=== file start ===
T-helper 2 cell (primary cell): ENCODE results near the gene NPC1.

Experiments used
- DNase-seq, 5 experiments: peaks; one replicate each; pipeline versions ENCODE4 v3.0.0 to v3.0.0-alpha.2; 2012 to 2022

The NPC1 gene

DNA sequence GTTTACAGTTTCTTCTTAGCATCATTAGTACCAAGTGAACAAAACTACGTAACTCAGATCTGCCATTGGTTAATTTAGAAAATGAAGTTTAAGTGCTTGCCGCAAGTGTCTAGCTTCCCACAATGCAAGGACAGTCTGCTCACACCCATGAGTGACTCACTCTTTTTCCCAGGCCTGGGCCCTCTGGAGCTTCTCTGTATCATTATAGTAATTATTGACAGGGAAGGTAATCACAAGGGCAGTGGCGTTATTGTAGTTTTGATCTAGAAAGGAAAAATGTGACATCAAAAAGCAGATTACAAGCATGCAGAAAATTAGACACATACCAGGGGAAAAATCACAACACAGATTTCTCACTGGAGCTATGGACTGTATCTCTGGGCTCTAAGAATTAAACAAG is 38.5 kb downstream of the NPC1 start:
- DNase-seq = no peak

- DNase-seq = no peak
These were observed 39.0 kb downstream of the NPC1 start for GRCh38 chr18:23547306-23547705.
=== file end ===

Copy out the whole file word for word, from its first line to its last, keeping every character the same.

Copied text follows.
T-helper 2 cell (primary cell): ENCODE results near the gene NPC1.

Experiments used
- DNase-seq, 5 experiments: peaks; one replicate each; pipeline versions ENCODE4 v3.0.0 to v3.0.0-alpha.2; 2012 to 2022

The NPC1 gene

DNA sequence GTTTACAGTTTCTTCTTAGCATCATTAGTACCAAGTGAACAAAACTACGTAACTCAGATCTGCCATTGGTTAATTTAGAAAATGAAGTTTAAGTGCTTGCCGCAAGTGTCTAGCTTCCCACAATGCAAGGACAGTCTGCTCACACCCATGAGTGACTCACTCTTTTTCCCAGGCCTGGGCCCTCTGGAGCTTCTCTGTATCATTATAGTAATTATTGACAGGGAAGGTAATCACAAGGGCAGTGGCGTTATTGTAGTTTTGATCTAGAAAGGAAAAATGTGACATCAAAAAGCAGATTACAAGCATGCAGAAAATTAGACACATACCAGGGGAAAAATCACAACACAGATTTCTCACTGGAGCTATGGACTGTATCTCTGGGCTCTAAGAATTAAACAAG is 38.5 kb downstream of the NPC1 start:
- DNase-seq = no peak

- DNase-seq = no peak
These were observed 39.0 kb downstream of the NPC1 start for GRCh38 chr18:23547306-23547705.